Martin J. Bienenstock, '77, is a lecturer at the University of Michigan Law School and chair of the Business Solutions, Governance, Restructuring, and Bankruptcy Group at Proskauer Rose LLP. He also teaches Corporate Reorganization at Harvard Law School, where he is the Robert B. and Candice J. Haas Lecturer on Law in recognition of his work.
In 2013 and 2006, the National Law Journal named Bienenstock to its list of 100 Most Influential Lawyers in America. He is consistently listed in the top of his field by industry publications. Chambers Global 2013 ranked him in the top tier for bankruptcy.
Bienenstock specializes in helping healthy companies avoid distress and helping distressed companies or their creditors resolve distress. His practice ranges from providing legal and strategic advice to businesses, directors, management, investors, or creditors to leading complex trials and appeals in the courtroom.
He charted the takeover of troubled Finova for Berkshire Hathaway's and Leucadia's joint venture; won the successful reorganizations of companies like Enron, Republic Steel, G-I Holdings, and NewPage over multiple objections; and formulated and argued the legal theories to win major appeals such as the Owens Corning decision reversing substantive consolidation to increase the value of his clients' bank claims against Owens Corning from $600 million to more than $2.2 billion. Bienenstock developed for General Motors the section 363 sale free and clear strategy that the United States Auto Task Force deployed for both Chrysler and General Motors. He led the representation of General Motors in the Delphi Corporation Chapter 11 case and the representation of United States Gypsum's shareholders' committee, where the equity obtained billions of dollars of value for the first time in any mass tort asbestos case. Bienenstock also led the representation of the MF Global statutory creditors' committee and is currently advising on municipal and sovereign debt crises.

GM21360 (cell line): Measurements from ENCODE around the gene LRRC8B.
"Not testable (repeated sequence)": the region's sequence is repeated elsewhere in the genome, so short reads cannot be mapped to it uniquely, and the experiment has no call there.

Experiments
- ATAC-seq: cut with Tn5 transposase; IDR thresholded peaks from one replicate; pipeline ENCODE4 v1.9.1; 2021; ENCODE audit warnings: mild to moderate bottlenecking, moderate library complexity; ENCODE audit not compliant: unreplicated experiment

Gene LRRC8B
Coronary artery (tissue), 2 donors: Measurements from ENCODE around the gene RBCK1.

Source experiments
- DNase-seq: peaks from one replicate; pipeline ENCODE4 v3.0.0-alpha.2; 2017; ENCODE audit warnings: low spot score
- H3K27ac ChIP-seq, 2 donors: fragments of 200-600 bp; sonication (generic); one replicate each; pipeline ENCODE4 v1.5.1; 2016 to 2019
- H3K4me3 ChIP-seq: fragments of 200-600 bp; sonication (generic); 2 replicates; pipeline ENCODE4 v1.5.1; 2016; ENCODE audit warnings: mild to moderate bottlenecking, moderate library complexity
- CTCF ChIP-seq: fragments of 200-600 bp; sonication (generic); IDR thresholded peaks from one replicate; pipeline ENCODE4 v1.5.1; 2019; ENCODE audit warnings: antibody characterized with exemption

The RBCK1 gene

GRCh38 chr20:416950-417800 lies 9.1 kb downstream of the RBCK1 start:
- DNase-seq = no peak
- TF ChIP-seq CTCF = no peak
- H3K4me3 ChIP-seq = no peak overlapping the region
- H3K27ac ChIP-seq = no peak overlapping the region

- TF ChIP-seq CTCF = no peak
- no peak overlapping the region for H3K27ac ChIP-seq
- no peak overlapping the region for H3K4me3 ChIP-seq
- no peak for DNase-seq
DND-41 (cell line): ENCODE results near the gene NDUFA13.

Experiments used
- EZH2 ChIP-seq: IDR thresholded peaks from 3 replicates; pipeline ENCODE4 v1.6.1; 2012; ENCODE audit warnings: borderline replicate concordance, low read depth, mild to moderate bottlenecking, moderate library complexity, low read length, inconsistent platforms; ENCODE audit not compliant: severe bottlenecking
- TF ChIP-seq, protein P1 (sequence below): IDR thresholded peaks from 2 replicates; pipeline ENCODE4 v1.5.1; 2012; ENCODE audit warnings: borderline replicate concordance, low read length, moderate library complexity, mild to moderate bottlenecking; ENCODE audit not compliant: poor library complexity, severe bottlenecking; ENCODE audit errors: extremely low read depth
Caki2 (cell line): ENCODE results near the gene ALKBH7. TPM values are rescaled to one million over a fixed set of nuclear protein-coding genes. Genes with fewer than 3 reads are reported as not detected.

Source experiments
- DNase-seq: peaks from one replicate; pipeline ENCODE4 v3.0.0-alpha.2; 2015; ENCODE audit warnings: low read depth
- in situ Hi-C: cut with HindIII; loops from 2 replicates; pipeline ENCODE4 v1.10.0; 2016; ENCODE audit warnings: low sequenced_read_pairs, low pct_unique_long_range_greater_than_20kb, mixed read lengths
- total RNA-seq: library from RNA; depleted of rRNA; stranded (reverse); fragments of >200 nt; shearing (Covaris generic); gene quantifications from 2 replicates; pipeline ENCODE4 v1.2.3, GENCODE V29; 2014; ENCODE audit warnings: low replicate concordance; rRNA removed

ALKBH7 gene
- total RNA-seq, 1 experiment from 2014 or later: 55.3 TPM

Bienenstock did the initial drafting of what became Ireland's reorganization statute. He also formulates for companies and their boards methods to establish risk reporting systems to enable the board and management to stay abreast of all material risk factors facing the company.
He wrote a 1,000-page treatise on Chapter 11 titled "Bankruptcy Reorganization" that was published by the Practicing Law Institute. He was voted a member of the American College of Bankruptcy Lawyers and the American College of Commercial Finance Lawyers.